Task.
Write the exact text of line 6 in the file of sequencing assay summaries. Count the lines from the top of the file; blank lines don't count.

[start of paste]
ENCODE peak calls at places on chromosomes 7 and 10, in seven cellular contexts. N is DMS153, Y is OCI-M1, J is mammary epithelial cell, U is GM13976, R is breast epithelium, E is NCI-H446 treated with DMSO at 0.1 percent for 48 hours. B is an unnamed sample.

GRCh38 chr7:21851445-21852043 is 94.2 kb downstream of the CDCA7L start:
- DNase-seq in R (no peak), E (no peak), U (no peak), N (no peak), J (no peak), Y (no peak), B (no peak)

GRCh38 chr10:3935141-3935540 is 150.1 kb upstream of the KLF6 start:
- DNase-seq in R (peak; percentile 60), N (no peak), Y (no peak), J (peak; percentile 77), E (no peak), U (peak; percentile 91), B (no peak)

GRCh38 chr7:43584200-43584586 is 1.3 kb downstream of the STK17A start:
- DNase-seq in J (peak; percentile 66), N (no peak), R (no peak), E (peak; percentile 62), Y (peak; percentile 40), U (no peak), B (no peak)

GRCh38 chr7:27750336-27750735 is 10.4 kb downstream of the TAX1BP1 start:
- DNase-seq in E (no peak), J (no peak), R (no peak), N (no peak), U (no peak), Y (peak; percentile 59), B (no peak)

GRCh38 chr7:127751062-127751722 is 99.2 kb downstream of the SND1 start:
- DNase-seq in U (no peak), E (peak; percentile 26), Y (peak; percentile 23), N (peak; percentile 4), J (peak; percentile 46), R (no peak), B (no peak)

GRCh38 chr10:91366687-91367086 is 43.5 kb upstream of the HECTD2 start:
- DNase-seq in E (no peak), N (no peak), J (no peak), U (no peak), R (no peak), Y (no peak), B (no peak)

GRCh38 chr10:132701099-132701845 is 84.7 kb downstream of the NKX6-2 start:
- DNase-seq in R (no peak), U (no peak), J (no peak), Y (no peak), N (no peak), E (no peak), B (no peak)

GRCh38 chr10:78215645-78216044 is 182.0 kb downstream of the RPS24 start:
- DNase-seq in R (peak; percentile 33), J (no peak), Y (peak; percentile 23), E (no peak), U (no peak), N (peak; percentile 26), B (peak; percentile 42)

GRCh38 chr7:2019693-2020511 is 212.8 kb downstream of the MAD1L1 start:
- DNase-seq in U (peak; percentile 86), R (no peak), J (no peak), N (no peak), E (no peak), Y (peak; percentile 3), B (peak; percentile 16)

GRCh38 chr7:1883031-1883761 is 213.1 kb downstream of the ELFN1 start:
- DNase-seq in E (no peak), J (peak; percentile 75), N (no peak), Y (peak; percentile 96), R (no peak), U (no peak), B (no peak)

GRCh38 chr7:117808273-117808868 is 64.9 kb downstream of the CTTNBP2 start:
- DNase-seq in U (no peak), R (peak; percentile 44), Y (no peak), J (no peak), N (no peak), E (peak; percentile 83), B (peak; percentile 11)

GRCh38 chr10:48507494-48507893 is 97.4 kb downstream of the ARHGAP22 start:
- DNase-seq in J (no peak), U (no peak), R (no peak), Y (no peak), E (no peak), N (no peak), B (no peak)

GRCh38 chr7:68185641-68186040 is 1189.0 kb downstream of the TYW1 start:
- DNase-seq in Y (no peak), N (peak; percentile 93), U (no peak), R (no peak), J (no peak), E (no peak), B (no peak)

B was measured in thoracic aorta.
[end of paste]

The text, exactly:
GRCh38 chr7:43584200-43584586 is 1.3 kb downstream of the STK17A start: